Letter ID: 0449
Reference: TNA, SP 84/49/11 f.11r-12v
Citation: DCB/001/HTML/0449/008
Date: 07 July 1594
Note: The top right of this letter has been excised across the diagonal.
Copy of: 0040



Addressed: To my loving friend Master Bodeley her [Ma]jesties Agent with the States of the united Provinces

Endorsed: From my L. Tresurer the 7 July 1594.

Later Addition: July 7 1594 Holland


Sir. I have acquainted her Majestie with a[[ll suche lettres as]] I have receaved from yow, who dothe allowe very w[[ell the course]] of your proceedinges since your departure; and althoughe [[the occasion]] of this lettre hath his dependancie uppon your former [[Instructions to]] Negotiat with the estates for some supporte towardes the [[action of]] Brittanye wherin her Majestie was ingaged before your departu[[re yet]] forasmuch as some thing hath passed since that tyme which is fytt [[for]] yow to knowe, I have thought good both to acquaint yow with the [[same]] and what her Majestieses pleasure is yow should doe in regarde thereof. Hir Majestie being advertised of the strength of the Kinge of Spaines Forces in Brittany, (besides the conjunction of the Leaguers of that provynce) of his great preparacionnn of Shipping, only intended for to possesse Bresthaven where he hath on the one syde of the haven already buylt a Fort, wherin he spareth no charg to proceede, and finding that without a great Force, this deseigne cannot be altered, and that force is to be used both by Sea and land. Wheruppon her Mayestie sent expressely Sir Roger Williams to the French king (after his returne lately made from Brest) to acquaint him with the state of that place, and to let him knowe, that her mayestie perceaving the immynent danger by the losse of that Haven and forseing howe litle advantage any other place in Brittany wilbe if that be lost, did make to the king this proposicion; that if he would resolve to send downe such an Armye by land of Horse, and Foote, as being increased with such Forces as shee could Conveniently spare, might be able to master the Enemy in the Feild, and lykelie to recover that Forte without the which smalle frute wyll arise of the action taken in hand, that then shee would send a convenient proporcion of shipping to impeache the Fleet of the K. of Spaine, and would increase her numbers there already on land in convenient proporcion. To this the king hath made answere that he will send the Duke Montpensier with two thousand Foote, and one thousande horse out of Normandy with the addition of those Forces which be allready in Bryttanye which arise in his account to [iiee] or [iiijee] thousand foote more, and withall some vjC horse /with/ which nombers althoughe her mayestie sees no reasone to believe that any [[great]] thing can be done, yet is shee resolved to enter into so[[me Course]] howe to obvyatt this vyloent purpose. And nowe re[[sorting to the]] remembrance of many offers made by the States long [since to second] fol.11v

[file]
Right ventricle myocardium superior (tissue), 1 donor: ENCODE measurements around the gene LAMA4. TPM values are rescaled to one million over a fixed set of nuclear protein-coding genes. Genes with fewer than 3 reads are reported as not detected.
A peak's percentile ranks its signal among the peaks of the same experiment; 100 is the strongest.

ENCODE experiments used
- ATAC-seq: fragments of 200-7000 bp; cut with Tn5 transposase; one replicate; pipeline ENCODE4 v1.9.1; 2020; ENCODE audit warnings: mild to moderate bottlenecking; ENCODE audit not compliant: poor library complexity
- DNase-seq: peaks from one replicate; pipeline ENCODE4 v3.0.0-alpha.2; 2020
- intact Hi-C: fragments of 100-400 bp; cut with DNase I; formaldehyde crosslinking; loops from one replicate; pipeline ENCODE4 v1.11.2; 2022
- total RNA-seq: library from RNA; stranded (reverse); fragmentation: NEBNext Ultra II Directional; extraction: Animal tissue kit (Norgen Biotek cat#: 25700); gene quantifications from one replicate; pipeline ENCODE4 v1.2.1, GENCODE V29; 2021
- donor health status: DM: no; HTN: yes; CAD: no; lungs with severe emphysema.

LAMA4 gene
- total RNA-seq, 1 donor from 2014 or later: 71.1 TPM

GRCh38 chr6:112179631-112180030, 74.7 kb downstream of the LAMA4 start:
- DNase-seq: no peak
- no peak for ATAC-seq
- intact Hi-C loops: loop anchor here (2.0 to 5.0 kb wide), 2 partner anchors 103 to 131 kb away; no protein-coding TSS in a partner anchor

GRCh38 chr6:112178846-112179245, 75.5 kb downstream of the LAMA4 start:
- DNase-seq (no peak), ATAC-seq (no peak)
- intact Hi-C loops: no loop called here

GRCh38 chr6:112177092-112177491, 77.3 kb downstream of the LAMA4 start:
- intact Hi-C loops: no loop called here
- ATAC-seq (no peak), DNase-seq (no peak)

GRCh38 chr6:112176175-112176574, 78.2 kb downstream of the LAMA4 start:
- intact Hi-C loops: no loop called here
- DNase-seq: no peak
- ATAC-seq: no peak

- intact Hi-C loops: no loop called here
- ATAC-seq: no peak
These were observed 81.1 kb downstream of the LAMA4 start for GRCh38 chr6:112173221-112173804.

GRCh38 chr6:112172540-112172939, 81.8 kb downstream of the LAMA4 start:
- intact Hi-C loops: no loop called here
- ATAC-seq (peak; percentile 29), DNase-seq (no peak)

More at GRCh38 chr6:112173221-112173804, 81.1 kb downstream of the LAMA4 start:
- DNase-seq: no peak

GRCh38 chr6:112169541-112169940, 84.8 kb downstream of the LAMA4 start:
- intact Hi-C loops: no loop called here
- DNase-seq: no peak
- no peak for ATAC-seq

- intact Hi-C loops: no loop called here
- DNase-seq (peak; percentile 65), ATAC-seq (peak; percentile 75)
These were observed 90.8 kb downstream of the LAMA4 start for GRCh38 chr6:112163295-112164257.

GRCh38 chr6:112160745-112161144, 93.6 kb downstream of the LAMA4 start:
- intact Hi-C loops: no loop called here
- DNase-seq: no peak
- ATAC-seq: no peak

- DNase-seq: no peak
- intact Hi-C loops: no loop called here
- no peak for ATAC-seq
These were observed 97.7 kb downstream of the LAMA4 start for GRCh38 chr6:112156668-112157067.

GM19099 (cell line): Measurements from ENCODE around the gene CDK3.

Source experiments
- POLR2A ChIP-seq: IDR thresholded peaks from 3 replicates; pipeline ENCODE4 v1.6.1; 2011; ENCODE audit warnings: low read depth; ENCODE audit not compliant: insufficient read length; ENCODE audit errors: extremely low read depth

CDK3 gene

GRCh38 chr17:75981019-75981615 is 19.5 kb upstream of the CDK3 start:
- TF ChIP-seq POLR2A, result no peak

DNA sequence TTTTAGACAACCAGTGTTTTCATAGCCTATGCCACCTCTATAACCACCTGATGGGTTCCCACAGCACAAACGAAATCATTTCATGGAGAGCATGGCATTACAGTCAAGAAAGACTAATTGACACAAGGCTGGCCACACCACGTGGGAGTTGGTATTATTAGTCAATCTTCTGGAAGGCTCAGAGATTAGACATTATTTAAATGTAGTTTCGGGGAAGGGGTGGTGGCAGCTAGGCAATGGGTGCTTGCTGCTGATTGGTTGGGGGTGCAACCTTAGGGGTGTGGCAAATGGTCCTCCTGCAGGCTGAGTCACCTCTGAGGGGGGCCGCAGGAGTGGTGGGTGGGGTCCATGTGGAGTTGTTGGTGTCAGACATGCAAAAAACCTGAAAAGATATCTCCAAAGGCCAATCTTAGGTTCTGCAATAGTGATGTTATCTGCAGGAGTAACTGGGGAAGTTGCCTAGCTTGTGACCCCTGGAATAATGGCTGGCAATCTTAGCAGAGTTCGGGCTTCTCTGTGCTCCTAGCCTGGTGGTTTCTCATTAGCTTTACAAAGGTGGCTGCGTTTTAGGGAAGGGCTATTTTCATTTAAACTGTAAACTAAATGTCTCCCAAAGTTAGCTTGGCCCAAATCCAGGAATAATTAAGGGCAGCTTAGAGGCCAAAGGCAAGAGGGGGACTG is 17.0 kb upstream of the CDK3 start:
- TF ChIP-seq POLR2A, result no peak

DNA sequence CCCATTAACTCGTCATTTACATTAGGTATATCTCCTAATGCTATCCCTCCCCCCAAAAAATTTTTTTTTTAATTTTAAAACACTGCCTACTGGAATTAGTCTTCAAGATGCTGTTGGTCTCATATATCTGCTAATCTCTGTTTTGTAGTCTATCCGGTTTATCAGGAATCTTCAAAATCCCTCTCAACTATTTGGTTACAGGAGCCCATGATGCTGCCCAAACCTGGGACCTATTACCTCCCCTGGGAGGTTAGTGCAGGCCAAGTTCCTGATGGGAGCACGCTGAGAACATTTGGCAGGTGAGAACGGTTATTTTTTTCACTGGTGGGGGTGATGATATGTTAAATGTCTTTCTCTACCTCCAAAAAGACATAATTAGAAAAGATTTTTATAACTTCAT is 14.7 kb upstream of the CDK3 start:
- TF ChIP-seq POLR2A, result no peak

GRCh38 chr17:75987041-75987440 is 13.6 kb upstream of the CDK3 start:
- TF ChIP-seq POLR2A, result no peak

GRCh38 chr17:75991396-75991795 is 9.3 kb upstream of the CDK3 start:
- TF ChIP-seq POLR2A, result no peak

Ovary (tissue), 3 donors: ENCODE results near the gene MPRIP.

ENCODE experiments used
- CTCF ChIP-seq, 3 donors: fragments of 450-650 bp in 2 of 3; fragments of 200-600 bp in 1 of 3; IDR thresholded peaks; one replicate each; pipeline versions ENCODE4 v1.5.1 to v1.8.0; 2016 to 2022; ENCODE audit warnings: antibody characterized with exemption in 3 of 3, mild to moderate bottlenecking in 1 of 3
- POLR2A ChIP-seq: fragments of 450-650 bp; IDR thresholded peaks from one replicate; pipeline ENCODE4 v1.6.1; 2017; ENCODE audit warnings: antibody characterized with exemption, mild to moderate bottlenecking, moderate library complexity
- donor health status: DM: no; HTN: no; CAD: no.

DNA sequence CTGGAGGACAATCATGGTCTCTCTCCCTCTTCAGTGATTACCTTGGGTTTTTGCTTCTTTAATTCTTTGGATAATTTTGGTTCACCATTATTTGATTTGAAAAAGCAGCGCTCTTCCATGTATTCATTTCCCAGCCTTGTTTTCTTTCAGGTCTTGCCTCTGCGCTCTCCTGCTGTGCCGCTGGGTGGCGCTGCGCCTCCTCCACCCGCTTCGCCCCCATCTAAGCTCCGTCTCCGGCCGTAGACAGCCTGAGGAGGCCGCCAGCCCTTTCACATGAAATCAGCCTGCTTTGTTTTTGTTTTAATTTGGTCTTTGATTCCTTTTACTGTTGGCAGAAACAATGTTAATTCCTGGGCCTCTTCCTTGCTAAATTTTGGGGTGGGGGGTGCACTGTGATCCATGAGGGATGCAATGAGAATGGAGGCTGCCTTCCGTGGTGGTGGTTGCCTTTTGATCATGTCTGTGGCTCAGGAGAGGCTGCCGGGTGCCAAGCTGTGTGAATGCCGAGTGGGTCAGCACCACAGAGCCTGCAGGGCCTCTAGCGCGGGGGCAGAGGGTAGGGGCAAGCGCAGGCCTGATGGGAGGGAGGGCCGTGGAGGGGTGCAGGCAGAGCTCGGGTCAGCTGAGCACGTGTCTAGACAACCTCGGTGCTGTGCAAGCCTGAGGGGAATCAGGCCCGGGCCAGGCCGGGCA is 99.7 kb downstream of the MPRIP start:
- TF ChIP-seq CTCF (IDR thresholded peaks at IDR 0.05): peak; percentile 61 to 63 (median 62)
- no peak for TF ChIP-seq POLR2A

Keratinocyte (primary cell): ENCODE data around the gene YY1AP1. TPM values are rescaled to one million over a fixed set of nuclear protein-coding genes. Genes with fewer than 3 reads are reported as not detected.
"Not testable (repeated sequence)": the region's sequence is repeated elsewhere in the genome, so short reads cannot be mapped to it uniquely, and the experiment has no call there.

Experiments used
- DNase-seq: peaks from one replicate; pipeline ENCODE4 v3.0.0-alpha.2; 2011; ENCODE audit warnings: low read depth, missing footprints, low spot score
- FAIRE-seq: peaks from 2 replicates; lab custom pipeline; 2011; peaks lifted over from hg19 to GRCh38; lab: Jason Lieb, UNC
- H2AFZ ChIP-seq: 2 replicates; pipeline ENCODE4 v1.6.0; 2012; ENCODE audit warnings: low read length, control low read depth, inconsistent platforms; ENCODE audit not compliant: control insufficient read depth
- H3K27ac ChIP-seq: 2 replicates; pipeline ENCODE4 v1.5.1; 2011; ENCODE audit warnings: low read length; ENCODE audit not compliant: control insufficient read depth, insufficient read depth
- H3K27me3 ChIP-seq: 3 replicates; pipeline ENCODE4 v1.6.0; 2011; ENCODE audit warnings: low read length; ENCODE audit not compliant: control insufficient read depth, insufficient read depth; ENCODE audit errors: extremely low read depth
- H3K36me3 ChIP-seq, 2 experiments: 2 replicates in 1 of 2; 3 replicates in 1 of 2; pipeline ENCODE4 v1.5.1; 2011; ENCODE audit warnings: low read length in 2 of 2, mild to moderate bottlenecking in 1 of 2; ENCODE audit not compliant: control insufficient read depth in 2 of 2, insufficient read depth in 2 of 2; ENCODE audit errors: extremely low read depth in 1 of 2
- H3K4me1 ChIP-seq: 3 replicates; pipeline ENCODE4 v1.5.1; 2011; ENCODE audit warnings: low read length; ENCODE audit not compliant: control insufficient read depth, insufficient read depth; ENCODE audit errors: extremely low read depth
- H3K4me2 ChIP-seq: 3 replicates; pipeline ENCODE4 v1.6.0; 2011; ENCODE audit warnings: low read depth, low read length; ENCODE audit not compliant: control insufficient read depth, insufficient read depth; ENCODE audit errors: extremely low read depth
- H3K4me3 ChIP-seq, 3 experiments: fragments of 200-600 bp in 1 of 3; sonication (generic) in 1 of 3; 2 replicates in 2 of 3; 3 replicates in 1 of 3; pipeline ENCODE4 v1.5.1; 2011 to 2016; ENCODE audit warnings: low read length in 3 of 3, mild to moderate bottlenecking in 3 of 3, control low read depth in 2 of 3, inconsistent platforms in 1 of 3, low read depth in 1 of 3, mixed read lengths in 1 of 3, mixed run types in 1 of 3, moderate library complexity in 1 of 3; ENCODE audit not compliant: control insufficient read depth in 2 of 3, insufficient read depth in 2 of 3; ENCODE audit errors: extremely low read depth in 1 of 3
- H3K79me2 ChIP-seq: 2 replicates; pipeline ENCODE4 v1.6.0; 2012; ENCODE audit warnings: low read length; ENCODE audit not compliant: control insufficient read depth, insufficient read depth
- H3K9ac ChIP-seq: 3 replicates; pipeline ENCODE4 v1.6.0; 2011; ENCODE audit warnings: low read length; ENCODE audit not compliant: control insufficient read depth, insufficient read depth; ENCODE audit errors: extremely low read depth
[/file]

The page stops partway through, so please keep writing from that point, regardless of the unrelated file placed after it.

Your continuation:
Mayestie for the service in Brytane in a very large proporcion even as by many lettres of their owne it hath appeared with one halfe of whatsoever her Mayestie should imploye; her mayestie hath particulerly dealt with Monsieur Caron their Agent even by her owne mouth, speedylie, and seriously to move the States to put their helping hand, with asmuche Force as they may by Sea, and with other helpes of munycion to serve to recover the sayd Fort. Which motion her pleasure is yow should recommend as a matter newly nowe againe revyved to yow, and that yow do also acquaint the States that the Queenes mayestie doth expect present aunsweare to those demaundes, which by their Agent she hath also directed to be by him communycated to them: and so I bydd yow farewell. From the Court at Grenewiche the viijth of Julye 1594. Your loving friende William Burghley

Postscript: I have moved the Queene ernestlie for your returne but her mayestie considering, that uppon finishing of the matter of Groninghen, one way or other, there wyll fall out some Negociacion betwene her and the states; her mayestie is pleased that yow do first procure some aunswere, to these her majesties proposicions, and after signifie your proceding in all thinges without returning untill her majesties pleasure be further knowen.

Postscript: yow ar to deale with the states, that with what nombres of shippyng and men, and with what quantitie of munition they will asist this service of brytann, the same may without delay be put in execution. for hir Majesty hath allredy sent Sir John Norryce with all his power allredy by land to brest, and hath also sent certen hir shippes of warr, to discover the stat of brest haven. and therfor if the states shall serioosly mynd the good of this service, by their ayd, the same will do no good if it shuld be delayed William Burghley